Here Are 7 Important Strategies For Going Solo In Retirement

If you’re single and nearing retirement, your financial needs require special attention, especially if you’re divorced, widowed, or have never been married. While being single grants you the freedom to live life on your terms without the challenges of a spouse with conflicting views or financial habits, it also comes with unique responsibilities. 

As the sole earner, you must create a solid budget and financial plan to secure your future. You must navigate potential challenges such as inflation or an impending recession with a single income. Moreover, staying informed about recent changes in laws, rules, and policies, such as the SECURE Act 2.0, enacted by Congress at the end of 2024, is crucial for making informed financial decisions.

Managing all living expenses alone can present significant challenges, particularly when considering the anticipated recession in 2024, persistent inflation, and the volatility of the market. These factors will continue to have a lasting impact on retirement planning for the foreseeable future.

So how do you manage to ensure your financial stability? Financial professionals recommend the following steps:

#1 Educate yourself: 

Whether you have experience managing money or have relied on a partner before, it’s essential to be well-versed in Social Security, Medicare and required minimum distributions (RMDs) from retirement savings accounts like 401(k)s and IRAs. 

If you’re divorced or widowed, understanding the rules surrounding Social Security’s ex-spouse and survivor benefits is crucial. Additionally, consider delaying your Social Security retirement benefits until you are 70 to maximize your monthly payments.

#2 Seek professional advice:

Consider hiring a financial planner to develop a comprehensive retirement plan tailored to your specific circumstances. Surprisingly, only about a third of Americans work with a financial adviser, according to a 2024 study by Northwestern Mutual. A financial planner who helps you analyze your lifestyle expenses, assess retirement affordability, and examine Social Security and Medicare implications. 

If you are considering the cost impact of hiring a financial advisor, here is the average:

  • On average, financial advisors typically charge an annual fee of 1.02% of assets under management (AUM) for an account valued at $1 million. 
  • This fee is attributed to the active management of portfolios, which involves a team of investment professionals executing trades and transactions, resulting in higher costs.
  • Financial advisors who provide passively managed portfolios generally impose lower fees. This approach involves a more hands-off strategy, where investments are typically tied to market indexes rather than frequent buying and selling activities. As a result, the fees associated with passively managed portfolios tend to be comparatively lower.

#3 Stay updated on RMD changes:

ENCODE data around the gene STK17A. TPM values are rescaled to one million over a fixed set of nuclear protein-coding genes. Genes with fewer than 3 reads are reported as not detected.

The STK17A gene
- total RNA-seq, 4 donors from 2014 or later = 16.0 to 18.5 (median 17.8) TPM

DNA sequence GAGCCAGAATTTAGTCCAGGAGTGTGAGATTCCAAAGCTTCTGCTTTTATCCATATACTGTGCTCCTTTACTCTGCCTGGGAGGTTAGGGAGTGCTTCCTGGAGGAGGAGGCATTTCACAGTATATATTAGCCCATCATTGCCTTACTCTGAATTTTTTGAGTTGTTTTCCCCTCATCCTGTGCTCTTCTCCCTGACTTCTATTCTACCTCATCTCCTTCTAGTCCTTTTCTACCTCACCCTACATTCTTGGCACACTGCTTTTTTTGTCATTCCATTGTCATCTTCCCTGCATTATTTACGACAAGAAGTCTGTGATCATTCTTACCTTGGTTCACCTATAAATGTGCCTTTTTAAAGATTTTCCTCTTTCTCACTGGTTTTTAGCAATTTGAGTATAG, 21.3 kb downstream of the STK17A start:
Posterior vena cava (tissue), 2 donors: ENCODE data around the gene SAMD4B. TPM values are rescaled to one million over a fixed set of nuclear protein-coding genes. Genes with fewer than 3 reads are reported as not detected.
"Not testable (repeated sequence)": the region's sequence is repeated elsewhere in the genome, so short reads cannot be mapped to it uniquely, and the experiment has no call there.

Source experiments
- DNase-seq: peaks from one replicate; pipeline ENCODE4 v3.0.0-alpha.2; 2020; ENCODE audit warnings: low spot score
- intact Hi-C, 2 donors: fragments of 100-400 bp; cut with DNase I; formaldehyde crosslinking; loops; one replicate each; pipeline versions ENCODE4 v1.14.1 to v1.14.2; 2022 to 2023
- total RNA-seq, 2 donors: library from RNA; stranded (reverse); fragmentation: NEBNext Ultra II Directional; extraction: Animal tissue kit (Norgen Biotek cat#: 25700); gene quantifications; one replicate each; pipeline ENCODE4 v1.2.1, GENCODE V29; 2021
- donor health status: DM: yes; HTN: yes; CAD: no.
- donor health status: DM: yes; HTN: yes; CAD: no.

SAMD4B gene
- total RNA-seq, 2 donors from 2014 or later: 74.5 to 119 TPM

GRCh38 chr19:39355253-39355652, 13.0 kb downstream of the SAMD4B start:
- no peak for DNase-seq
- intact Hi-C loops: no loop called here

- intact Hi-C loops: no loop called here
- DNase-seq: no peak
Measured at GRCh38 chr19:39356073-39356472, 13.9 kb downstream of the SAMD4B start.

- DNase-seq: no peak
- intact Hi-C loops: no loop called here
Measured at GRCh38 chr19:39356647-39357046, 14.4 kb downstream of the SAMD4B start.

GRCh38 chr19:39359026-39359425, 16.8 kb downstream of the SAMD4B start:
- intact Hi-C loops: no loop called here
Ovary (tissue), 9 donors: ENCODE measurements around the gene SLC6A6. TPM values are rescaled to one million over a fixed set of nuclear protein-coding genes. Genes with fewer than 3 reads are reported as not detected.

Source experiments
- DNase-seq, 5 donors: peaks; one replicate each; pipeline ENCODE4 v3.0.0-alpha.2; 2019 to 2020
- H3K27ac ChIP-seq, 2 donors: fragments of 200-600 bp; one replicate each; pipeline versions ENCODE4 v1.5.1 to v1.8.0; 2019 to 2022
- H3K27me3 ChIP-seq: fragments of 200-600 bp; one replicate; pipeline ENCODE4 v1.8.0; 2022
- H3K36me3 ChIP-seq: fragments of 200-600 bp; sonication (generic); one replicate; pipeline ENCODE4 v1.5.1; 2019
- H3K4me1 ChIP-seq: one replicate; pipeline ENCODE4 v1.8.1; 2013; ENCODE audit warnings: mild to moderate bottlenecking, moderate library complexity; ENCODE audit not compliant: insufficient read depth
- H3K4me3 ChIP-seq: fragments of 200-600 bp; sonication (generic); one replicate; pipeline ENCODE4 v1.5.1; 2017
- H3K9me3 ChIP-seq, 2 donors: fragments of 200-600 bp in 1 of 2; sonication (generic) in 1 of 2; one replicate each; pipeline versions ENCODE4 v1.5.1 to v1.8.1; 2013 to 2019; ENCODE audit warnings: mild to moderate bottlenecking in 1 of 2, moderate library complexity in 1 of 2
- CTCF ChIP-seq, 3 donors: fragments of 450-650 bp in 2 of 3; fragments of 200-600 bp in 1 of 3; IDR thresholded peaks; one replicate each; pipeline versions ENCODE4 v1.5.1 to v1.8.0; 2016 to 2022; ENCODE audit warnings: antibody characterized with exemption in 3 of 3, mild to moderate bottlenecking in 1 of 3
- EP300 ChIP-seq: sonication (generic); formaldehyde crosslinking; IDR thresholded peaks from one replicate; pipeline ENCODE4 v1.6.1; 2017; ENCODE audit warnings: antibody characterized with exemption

The recently introduced SECURE Act 2.0 brings changes to required minimum distributions. These changes affect your retirement income planning. For instance, the age at which you have to take RMDs has increased from 72 to 73; the age will rise to 75 in 2033. Understanding these changes and planning accordingly can help you reduce your tax burden on retirement savings.

#4 Develop and test your retirement budget: 

Collaborate with an adviser to review your spending plan, considering inflation and potential recessions. This evaluation ensures an adequate emergency fund to mitigate unexpected financial challenges. Single individuals, particularly those who have been widowed, may need to adjust their income plans due to changes in Social Security benefits and pension availability.

#5 Build a reliable team of advisers: 

In addition to a financial planner, assemble a team of experts who can guide you in various areas. Consult with an attorney to establish essential legal documents like a will, living will, powers of attorney, and a revocable living trust, especially if you don’t have a spouse to step in during emergencies. Professionals can help manage your affairs in case of incapacity or lacking trusted family members.

#6 Consider long-term care needs: 

The need for long-term care in the event of illness or incapacitation makes it important to evaluate whether long-term care insurance is necessary. Such insurance becomes more relevant without a spouse to rely on for caregiving. Alternatively, explore hybrid life insurance policies that offer long-term care coverage as a rider, enabling a portion of the death benefit to be allocated towards fulfilling such needs.

#7 Organize your documents and digital files:

Take the necessary steps to organize your important records, financial accounts, insurance policies, and work-related benefits. Create a binder containing all your legal documents, including a comprehensive list of your financial accounts and utility bills. Additionally, consider establishing a digital plan and granting legal authority to your designated personal representative or executor to access your online accounts and digital assets. Keep clear instructions and ensure that everything is regularly updated. This will enable your representative to manage your assets, settle debts, and inform others of your passing via email and social media.

By implementing these strategies, you can gain the knowledge and confidence needed to make well-informed financial decisions, effectively plan for your retirement, and safeguard your financial future as an individual. Remember, seeking professional advice, staying informed, and organizing your finances are key elements in navigating the complexities of retirement planning.